As drought drives prices higher, millions of Californians struggle to pay for water
As drought drive prices higher, millions of Californians struggle to pay for water
By Bill Labovag and Steve Gorman
July 27, 2013
The recent drought in California has brought a wave of complaints from property owners. They are upset because they are being asked to pay more for water.
The problem is that over 80 percent of California’s water supply comes from pumping ground. That’s why, when there has been a drought, the price of water has increased.
And because of the drought, some communities are facing short-term price increases and long-term declines. This is particularly evident in areas that get their water from the Sacramento-San Joaquin River Delta, a region that extends from California’s Central Valley to San Francisco Bay.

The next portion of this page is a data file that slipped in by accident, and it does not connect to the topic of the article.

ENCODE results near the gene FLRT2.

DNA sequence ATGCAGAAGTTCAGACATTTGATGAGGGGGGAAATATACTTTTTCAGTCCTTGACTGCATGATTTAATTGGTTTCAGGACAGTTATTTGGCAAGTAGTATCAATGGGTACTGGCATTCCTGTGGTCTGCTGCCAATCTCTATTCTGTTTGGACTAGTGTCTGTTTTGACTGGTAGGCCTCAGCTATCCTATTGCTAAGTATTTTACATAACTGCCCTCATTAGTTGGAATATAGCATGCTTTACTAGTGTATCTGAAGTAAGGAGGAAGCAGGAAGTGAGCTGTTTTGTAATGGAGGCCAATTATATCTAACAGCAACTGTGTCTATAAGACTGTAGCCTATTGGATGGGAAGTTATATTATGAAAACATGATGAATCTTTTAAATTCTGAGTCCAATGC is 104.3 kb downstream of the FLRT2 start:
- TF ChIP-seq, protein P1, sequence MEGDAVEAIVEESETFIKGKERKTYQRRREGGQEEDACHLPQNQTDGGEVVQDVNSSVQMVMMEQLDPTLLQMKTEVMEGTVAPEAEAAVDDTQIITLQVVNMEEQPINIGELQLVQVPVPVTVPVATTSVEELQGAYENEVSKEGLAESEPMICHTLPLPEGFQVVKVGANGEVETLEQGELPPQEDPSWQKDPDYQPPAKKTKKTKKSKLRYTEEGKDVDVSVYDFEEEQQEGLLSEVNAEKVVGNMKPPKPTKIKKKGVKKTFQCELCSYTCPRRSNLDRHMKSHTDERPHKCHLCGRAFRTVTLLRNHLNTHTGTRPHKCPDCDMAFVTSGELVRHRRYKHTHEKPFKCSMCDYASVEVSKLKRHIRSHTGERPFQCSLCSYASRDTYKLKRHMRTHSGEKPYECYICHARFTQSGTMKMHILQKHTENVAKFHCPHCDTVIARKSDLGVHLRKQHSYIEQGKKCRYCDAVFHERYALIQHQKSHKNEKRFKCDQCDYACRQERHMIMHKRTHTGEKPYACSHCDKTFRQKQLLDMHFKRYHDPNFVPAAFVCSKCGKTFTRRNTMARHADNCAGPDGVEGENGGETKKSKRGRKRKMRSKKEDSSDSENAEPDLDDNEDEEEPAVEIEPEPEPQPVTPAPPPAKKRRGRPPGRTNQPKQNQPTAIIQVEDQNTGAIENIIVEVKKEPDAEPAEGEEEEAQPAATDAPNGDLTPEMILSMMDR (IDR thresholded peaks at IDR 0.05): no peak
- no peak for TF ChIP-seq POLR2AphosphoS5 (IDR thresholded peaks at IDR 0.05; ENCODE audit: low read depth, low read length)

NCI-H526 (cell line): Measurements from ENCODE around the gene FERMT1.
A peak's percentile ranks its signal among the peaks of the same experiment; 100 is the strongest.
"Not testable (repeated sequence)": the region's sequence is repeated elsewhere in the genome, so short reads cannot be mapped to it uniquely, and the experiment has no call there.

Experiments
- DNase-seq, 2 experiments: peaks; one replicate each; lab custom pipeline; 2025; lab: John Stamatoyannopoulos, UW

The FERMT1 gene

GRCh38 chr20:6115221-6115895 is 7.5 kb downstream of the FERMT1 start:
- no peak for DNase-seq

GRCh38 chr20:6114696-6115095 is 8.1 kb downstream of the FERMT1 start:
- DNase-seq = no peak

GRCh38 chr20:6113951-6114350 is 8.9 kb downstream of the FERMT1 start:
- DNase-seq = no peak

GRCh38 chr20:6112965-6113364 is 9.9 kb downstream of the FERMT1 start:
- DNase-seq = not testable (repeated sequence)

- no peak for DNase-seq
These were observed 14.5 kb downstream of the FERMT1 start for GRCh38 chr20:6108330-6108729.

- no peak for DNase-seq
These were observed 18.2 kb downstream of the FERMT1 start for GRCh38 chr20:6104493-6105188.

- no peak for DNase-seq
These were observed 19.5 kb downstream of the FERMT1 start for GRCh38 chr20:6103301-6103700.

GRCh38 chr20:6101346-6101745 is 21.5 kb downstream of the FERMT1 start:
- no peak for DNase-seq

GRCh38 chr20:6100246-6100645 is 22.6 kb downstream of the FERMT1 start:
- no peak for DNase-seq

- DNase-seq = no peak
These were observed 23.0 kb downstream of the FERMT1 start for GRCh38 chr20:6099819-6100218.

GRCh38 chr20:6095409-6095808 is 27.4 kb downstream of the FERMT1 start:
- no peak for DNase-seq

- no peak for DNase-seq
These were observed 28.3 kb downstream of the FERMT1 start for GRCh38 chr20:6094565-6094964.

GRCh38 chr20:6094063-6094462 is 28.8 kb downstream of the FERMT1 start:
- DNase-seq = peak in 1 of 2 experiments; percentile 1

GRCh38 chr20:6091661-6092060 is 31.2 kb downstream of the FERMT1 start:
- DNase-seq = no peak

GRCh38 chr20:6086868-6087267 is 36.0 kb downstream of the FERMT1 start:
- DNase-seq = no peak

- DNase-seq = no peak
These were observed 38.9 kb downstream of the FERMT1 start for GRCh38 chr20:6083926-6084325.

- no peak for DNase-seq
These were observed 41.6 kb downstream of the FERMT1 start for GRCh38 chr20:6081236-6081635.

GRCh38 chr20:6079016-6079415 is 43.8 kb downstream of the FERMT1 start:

“As a community our water is for the city to use and for the city to consume,” said Bob Schafer, a spokesman for the Delta. “And we can’t use it all as fast as we would like to. You can’t just be good at conservation.”
The current California drought has been particularly destructive because of its long history. California officials have been trying to avoid water rationing by issuing “water transfers” to water-dense and water-stressed areas. The idea is to have those areas pump more water into the Delta from the Sacramento River.
According to the California Department of Water Resources, the transfers have brought water to 5 million customers in the Sacramento-San Joaquin River Delta, the largest transfer in state history. The water came from pumping ground, which is the most expensive form of water supply.
“The problem is we didn’t do it in the right places in the early days,” said Mark Tercek, a spokesman for the Department of Water Resources. “We’re in a good position with the way we treat water. All the water is put in the storage facilities, it’s brought to us by the Delta.”
To explain drought, the Department of Water Resources has issued a four-page report that is available